Gov. Spencer Cox has signed a bill meant to protect school districts and the Utah High School Activities Association in expected lawsuits after the Legislature overrode the governor’s veto of a bill that bans transgender girls in girls’ high school sports.
The signing comes after drama unfolded in the final night of the session — and weeks following — when lawmakers introduced a new, last-minute version of HB11 that proposed the all-out ban. The previous version of the bill negotiated by sponsor Rep. Kera Birkeland, R-Morgan, and LGBTQ advocates sought to create a commission to determine specific transgender student eligibility, but discussions over issues with the bill continued into the final day of the session.
Immediately after the ban's passage in the Legislature, Cox promised he would veto it once it arrived on his desk due his concerns with the process the bill underwent, its potential costs to the state, and the message it sends to transgender youth. He did so, and the Legislature soon called itself into session to overturn the veto.
During a special session called by Cox on March 25, the Legislature passed HB3001, which indemnifies school districts and the activities association from lawsuits associated with HB11. The bill included a one-time appropriation of $500,000 from the Utah attorney general's budget for litigation costs.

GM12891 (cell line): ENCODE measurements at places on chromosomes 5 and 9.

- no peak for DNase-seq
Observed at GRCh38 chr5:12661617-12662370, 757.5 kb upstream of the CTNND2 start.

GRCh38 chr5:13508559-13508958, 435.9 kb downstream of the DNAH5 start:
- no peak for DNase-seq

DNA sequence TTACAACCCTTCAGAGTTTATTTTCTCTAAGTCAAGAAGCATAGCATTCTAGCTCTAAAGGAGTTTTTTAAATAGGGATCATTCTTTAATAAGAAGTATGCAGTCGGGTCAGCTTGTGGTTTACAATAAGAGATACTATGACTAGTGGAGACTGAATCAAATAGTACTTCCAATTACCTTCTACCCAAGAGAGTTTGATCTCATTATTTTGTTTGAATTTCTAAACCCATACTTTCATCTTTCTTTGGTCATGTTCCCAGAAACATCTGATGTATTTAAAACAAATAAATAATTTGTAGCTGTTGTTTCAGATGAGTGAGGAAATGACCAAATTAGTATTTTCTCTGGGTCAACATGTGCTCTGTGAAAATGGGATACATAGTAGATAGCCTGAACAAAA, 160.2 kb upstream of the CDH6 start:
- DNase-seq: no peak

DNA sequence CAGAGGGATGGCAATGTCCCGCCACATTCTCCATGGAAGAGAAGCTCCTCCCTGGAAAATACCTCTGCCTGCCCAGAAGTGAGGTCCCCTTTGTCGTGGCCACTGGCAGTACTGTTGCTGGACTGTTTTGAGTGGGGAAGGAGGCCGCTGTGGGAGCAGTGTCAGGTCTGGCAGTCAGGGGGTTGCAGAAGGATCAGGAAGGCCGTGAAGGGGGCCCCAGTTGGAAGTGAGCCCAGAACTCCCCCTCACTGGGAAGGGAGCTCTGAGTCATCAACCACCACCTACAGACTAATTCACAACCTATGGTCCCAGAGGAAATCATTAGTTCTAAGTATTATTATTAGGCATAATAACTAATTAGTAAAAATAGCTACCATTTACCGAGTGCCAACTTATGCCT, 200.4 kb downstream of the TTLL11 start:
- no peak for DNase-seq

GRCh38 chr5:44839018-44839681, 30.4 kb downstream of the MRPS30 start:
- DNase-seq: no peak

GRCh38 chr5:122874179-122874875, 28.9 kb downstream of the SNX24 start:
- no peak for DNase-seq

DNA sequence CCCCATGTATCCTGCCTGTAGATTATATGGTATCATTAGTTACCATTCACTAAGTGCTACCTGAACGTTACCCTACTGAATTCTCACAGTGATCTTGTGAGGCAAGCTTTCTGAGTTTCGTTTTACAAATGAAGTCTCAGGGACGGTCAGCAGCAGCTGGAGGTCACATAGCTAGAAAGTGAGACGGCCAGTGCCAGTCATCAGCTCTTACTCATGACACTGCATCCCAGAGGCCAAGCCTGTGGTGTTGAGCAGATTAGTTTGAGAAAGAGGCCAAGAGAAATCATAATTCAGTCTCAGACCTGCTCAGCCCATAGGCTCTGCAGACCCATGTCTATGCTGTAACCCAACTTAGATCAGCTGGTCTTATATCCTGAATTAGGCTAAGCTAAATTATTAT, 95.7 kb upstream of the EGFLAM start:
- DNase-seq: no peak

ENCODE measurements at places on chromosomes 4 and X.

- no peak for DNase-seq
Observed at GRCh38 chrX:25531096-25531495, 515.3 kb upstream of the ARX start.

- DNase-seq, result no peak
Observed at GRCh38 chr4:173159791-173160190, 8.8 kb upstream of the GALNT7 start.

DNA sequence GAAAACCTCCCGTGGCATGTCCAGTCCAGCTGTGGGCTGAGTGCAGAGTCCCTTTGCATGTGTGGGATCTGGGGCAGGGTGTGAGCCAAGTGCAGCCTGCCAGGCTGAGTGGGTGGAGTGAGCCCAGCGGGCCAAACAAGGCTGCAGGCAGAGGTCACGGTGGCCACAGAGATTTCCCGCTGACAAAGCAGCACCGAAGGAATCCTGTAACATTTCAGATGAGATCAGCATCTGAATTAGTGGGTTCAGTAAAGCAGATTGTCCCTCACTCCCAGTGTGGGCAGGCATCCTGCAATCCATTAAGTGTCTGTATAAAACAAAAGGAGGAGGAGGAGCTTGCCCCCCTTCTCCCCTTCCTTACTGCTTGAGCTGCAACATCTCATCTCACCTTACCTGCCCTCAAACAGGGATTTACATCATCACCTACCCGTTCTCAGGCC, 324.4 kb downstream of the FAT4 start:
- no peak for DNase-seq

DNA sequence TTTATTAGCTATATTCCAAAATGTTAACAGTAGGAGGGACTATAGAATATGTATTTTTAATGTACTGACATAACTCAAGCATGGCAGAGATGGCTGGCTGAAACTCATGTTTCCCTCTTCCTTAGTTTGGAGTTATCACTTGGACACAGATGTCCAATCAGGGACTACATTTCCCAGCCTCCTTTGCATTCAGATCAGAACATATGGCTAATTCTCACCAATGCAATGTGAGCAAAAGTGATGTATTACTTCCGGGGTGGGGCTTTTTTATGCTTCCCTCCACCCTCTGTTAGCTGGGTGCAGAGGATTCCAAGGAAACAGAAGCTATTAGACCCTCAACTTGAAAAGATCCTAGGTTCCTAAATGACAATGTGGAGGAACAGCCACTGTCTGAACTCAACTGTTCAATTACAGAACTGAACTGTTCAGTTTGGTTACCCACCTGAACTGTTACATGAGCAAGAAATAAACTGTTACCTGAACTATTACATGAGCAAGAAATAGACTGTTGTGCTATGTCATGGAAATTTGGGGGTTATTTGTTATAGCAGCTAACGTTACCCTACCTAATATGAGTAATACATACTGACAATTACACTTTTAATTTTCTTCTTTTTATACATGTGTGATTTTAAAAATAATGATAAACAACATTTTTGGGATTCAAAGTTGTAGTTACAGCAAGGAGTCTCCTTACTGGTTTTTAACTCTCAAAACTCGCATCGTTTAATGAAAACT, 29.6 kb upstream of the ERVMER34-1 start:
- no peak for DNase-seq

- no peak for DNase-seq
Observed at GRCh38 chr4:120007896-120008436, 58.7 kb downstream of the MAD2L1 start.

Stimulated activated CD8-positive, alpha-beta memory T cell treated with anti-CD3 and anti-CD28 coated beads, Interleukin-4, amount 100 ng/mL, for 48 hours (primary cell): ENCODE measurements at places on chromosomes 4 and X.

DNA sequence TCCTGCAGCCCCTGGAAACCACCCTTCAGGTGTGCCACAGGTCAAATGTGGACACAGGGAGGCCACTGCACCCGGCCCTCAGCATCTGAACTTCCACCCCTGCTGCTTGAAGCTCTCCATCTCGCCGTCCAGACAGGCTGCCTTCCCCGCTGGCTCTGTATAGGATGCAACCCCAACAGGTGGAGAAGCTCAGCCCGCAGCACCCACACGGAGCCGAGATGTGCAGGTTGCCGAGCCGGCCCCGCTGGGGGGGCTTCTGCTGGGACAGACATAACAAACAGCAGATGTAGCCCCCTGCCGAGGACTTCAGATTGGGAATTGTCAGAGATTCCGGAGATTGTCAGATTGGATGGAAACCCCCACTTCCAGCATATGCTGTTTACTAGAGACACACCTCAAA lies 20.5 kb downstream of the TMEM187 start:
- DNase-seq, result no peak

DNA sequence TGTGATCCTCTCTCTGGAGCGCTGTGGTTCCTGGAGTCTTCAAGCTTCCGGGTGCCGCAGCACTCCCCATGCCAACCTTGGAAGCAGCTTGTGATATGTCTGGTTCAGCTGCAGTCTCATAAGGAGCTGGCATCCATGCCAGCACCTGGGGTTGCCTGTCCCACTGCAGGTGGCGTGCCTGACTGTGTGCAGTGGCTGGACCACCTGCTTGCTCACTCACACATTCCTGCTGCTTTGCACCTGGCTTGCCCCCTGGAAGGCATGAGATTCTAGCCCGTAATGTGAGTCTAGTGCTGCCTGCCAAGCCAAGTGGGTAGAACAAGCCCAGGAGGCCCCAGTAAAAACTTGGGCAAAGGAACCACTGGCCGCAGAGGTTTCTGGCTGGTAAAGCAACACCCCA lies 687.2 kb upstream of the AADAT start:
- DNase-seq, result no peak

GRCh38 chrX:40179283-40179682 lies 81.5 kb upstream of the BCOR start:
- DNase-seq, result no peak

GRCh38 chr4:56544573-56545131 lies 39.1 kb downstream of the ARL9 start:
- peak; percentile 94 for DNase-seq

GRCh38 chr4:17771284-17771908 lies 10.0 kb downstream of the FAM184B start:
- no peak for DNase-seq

Cox signed the bill on Wednesday, according to his office.
Senate President Stuart Adams, R-Layton, has said lawmakers expect litigation — and that's partially why they added indemnification in the special session.
Adams has said he expects the all-out ban to be overturned by the courts, but he noted HB11 is structured to activate a commission to decide if transgender kids can compete if the ban is struck down.
With lawmakers' override of HB11's veto, the bill is now slated to take effect on July 1.
After HB11's veto was successfully overridden, the ACLU of Utah signaled that litigation is already looming.
"We are deeply disappointed and saddened at today's votes by the Utah Legislature to discriminate against transgender youth to exclude them from participating fully on sports teams," said a statement issued by the organization soon after the veto override. "Litigation to stop HB11 from taking effect is now both necessary and inevitable to ensure Constitutional promises of equal protection for all Utahns."